Hearth felt

Get a taste of the Chettiar legacy in Karaikudi village where sprawling mansions hold tales of yore

Written by Sharika C | Published:January 18, 2009 11:49 am

Get a taste of the Chettiar legacy in Karaikudi village where sprawling mansions hold tales of yore
The drive from Madurai airport to Karaikudi village is a rickety one. But with emerald green fields and a stray thundershower that stirs up the fecund smell of red earth,you hardly notice the rough ride that leads to the village of Karaikudi in the Sivagangai district of Tamil Nadu. Why you have packed your bag and headed to this Chettiar village has as much to do with its history as with its present.

Back in the 19th and 20th centuries,finding their homeland barren,the enterprising Chettiars of south India migrated to Burma,Malaysia,Singapore,Sri Lanka (then Ceylon) and other Southeast Asian countries to spread their business. And wherever they went,the merchant community took along with them an entourage of cooks specialised in the distinctive cuisine of the region,spreading the fame of Chettinad cuisine the world over. What they shipped home — the logs of timber,artifacts and antiques from the world over found a place in their exquisite naatukottais or country forts.

Any Chettiar village is dotted with grand houses,reminiscent of an era of extravagant living,grand dining and much artistic patronage. Today,the mansions are empty because the Chettiars have ventured out again,entrusting their homes to a caretaker and a crew of faithful servants. This is where the Union Tourism Ministry in collaboration with the UNDP steps in and with the co-operation of the hospitable Chettiars the gates of these lovely mansions are open again,this time for tourists.

We visit one of the naatukottais to see what drew 21 lakh tourists to Karaikudi last year. As the caretaker turns the key inside the richly ornate door of Burmese teak and pushes the heavy door open,our eyes feast on European chandeliers,Spanish tiles,carved granite pillars,stained glass windows,Belgian mirrors,Italian marble floors,high copper ceiling of intricate designs and the local Athangudi tiles—all of which stand testimony to the successful expeditions of the Chettiars.

Structured around three to four open courtyards—the hallmark of a typical Chettiar house—the architecture marks the transition from a public to a private space,each courtyard diminishing in size as we move indoors; a demarcation based on gendered lines. The outside courtyard,also the largest,is where the patriarch of the family entertains his male guests and the innermost,comprising the kitchen,is the domain of women. A marriage hall,and a banquet hall that can seat upto 100-150 people at a time are other attractions in a Chettiar household.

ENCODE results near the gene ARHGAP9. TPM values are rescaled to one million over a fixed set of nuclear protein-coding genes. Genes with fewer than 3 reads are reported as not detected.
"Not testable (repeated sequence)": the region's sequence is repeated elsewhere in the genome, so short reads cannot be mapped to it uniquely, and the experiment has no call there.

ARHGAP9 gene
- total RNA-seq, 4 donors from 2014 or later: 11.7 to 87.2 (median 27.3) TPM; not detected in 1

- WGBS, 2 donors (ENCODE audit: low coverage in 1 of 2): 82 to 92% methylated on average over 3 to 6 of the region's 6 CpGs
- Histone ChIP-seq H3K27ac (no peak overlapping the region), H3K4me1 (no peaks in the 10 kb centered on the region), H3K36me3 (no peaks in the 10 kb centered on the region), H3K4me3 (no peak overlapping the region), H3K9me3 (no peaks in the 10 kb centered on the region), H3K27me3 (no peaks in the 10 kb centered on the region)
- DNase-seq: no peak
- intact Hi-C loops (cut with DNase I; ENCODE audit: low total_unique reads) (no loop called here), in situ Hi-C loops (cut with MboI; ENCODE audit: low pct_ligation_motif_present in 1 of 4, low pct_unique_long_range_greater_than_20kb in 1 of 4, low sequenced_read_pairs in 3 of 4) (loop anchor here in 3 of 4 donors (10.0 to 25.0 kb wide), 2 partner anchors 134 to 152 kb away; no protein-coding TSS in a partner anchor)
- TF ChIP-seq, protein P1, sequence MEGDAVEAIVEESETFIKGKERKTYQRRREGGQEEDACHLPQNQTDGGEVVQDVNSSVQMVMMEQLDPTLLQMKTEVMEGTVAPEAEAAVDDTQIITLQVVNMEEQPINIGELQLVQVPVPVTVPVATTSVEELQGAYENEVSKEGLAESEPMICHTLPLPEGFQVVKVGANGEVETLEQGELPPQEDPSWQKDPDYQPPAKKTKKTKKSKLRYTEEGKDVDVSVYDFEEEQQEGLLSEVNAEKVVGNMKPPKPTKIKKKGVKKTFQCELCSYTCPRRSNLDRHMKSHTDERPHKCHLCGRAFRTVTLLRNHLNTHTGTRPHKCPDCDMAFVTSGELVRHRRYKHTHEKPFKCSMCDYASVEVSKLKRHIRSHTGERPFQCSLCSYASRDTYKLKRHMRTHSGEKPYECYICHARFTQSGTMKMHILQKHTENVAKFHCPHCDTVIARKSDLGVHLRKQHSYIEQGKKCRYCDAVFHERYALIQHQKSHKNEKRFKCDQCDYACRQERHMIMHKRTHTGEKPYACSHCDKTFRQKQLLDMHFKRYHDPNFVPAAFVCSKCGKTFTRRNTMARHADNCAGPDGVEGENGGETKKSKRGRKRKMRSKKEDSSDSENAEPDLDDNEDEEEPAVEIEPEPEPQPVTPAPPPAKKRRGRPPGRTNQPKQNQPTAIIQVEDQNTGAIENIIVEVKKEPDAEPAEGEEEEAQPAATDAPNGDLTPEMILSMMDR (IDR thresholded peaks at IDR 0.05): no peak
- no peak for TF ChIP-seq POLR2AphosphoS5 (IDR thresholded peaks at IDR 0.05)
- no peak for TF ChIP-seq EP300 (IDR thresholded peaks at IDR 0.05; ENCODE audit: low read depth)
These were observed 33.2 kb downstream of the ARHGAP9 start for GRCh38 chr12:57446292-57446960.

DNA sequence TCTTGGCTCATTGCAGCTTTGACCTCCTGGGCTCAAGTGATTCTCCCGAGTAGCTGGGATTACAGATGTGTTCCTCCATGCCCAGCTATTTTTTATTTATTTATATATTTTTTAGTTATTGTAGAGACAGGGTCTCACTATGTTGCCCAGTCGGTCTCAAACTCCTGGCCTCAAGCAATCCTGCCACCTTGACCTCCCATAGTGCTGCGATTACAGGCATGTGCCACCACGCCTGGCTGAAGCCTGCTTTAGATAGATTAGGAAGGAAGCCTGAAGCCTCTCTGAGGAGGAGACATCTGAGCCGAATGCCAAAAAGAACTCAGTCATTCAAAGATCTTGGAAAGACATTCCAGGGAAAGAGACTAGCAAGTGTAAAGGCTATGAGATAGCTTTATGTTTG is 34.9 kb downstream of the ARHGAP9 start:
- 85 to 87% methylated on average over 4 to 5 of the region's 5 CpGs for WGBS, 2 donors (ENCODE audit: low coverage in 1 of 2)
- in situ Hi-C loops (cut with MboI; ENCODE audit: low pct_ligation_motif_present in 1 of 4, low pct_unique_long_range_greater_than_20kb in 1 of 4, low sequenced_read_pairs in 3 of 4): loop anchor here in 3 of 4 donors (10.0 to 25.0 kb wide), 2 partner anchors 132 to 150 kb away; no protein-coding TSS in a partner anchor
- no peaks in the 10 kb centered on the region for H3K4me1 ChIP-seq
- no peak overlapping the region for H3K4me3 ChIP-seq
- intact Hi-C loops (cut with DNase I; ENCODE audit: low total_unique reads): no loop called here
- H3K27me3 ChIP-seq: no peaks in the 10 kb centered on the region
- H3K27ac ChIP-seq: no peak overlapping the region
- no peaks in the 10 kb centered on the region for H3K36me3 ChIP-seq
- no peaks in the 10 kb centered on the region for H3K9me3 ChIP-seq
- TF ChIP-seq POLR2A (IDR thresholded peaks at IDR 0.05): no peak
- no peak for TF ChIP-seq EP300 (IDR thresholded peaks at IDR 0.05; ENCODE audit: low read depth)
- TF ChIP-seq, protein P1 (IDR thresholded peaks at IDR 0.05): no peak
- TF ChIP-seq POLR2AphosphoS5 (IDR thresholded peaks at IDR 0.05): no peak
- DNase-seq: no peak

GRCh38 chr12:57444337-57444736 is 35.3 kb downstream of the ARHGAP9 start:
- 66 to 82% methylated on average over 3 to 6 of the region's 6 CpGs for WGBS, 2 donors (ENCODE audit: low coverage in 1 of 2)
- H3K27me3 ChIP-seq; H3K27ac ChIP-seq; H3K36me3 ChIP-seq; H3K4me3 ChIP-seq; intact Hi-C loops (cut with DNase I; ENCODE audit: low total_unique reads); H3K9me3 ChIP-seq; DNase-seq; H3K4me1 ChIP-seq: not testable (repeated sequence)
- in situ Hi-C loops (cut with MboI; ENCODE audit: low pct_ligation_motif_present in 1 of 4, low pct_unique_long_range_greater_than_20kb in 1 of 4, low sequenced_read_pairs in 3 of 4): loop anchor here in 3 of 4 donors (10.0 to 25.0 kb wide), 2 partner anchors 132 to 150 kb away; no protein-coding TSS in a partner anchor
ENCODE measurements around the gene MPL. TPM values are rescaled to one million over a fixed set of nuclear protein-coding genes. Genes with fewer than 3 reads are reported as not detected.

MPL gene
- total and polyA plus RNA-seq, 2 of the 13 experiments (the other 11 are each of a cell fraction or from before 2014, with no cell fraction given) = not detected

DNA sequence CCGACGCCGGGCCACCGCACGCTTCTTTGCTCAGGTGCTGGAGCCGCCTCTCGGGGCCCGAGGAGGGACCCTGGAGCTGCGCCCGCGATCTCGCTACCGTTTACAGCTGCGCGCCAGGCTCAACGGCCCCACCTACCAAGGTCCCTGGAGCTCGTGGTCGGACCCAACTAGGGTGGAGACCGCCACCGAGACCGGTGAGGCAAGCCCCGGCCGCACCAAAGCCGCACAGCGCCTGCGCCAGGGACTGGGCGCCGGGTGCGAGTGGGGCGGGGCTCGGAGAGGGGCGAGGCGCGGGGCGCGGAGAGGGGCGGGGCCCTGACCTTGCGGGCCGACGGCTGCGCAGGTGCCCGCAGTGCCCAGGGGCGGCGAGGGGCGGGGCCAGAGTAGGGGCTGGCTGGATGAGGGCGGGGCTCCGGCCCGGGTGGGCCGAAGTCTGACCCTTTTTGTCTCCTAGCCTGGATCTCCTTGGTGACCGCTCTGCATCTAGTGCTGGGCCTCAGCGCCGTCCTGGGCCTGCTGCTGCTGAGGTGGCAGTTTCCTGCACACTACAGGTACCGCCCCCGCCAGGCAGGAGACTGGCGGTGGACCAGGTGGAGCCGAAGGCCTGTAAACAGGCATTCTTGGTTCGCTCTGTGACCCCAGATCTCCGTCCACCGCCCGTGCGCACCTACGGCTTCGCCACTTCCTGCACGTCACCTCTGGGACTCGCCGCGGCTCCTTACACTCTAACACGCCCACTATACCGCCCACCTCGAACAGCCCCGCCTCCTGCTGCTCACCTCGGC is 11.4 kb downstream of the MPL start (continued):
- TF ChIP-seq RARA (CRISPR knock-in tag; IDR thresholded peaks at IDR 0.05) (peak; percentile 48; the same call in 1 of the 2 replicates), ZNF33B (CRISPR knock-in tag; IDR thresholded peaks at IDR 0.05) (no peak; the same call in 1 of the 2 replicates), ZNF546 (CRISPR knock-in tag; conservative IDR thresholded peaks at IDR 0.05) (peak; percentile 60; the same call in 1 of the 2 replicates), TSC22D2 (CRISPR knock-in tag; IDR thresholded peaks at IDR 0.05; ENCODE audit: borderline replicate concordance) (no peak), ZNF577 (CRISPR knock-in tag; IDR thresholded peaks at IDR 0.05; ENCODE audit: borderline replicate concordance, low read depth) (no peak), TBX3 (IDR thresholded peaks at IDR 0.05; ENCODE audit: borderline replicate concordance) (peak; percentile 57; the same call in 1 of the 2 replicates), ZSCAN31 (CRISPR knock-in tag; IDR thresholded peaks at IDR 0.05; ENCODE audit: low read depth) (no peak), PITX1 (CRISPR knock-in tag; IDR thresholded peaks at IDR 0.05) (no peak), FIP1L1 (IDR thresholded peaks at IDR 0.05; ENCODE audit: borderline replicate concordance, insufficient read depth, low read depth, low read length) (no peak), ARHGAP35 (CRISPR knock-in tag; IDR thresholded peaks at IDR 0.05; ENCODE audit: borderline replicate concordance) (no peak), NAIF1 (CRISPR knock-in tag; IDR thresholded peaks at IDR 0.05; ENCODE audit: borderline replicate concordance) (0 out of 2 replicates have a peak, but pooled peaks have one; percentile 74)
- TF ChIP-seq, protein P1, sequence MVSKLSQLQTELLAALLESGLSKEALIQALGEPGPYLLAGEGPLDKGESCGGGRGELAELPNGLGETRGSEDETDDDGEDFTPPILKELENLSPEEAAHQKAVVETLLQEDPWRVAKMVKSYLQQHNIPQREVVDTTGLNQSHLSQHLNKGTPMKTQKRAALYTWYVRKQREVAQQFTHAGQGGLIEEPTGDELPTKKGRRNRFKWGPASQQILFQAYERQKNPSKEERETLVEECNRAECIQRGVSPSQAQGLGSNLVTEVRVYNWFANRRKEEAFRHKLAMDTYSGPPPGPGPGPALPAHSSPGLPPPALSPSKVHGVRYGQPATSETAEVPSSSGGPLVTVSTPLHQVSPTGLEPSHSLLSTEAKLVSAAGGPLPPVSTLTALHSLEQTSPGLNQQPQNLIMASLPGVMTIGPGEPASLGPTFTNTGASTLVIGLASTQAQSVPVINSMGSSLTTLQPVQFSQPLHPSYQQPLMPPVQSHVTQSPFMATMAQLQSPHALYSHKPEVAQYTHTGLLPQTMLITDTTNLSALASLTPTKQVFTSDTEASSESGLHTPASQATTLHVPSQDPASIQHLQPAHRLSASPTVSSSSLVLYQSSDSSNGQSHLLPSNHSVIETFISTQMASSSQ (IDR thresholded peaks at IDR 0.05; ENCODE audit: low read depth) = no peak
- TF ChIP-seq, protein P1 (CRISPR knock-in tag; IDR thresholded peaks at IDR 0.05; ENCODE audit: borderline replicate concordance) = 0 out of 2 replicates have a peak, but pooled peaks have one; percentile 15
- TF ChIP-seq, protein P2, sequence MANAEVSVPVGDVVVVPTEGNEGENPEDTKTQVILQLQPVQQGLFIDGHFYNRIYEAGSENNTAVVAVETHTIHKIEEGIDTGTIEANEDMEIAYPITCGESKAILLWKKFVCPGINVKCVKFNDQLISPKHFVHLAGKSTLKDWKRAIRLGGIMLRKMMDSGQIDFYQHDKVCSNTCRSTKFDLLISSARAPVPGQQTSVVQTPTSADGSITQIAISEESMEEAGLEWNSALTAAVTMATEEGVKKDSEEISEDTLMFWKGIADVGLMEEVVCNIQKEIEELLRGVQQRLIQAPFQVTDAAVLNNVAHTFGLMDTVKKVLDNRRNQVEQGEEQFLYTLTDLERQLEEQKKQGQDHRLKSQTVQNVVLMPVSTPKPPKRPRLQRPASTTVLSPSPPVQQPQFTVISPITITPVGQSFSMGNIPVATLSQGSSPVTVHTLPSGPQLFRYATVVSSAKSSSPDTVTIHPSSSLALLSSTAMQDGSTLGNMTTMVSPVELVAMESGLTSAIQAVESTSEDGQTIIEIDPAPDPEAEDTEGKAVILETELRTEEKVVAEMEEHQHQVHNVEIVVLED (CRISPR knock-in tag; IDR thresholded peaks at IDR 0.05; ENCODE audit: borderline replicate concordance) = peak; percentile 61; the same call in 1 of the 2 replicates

In some of these houses,the rooms are named after prominent women in the family. As you go to sleep on richly carved wooden bedsteads,soaking in the grandeur of Chettinad architecture on all sides—the colourful patterns in earthly hues painted on the walls,the intricately carved pillars on all four sides,the high ceiling with myriad patters—you fancy yourself as the graceful old women of yore,who may have sat in the innermost courtyard,keeping a watchful eye on the rations in the kitchen and whose trunks of dowry would fill up the many rooms of the mansion.

Annamalai Chandramouli,the manager-caretaker of the magnificent Chettinad mansion and also one of the very few Chettiars you’d catch up with in the region came back home to enjoy a peaceful life of retirement after years of business expeditions. Now,he entertains curious tourists at his mansion,talking to them about everything—how his grandfather built the mansion in 1902 and how it took ten years to complete it. He will also tell you about how he now reduces that pinch of chilly powder in a curry to suit the palate of his foreign guest who is served the mouth-watering Chettinad cuisine—an extensive menu ranging from idlis to numerous chutneys,from spicy sambhars to two types of vadai,from pepper chicken to meen kozhambu.

Apart from architecture and cuisine,when you walk along the narrow village streets,you notice the tiled roof homes of the villagers engaged in the various crafts. Here you can buy handmade Athangudi tiles (named after the village where they are made),intricately carved wood work,beautifully sculpted brass and silver ware,handwoven kandangi sarees and baskets woven from date-palm leaves directly from the artisans who bake,sculpt or weave them.

On your trips around the villages,you will also see the grand sculpted temple towers,along with the temple tanks or oornis diligently designed so as to store water in a naturally barren region. The famous temples of the region are the Pillayarpatti and Avudayarkoil,the rich architecture of which reflect the Pandya and Pallava styles.
Karaikudi is the perfect holiday destination for an architecture enthusiast,an antique hunter,a total foodie or just anyone who cherishes memories of good food under a beautifully carved roof.

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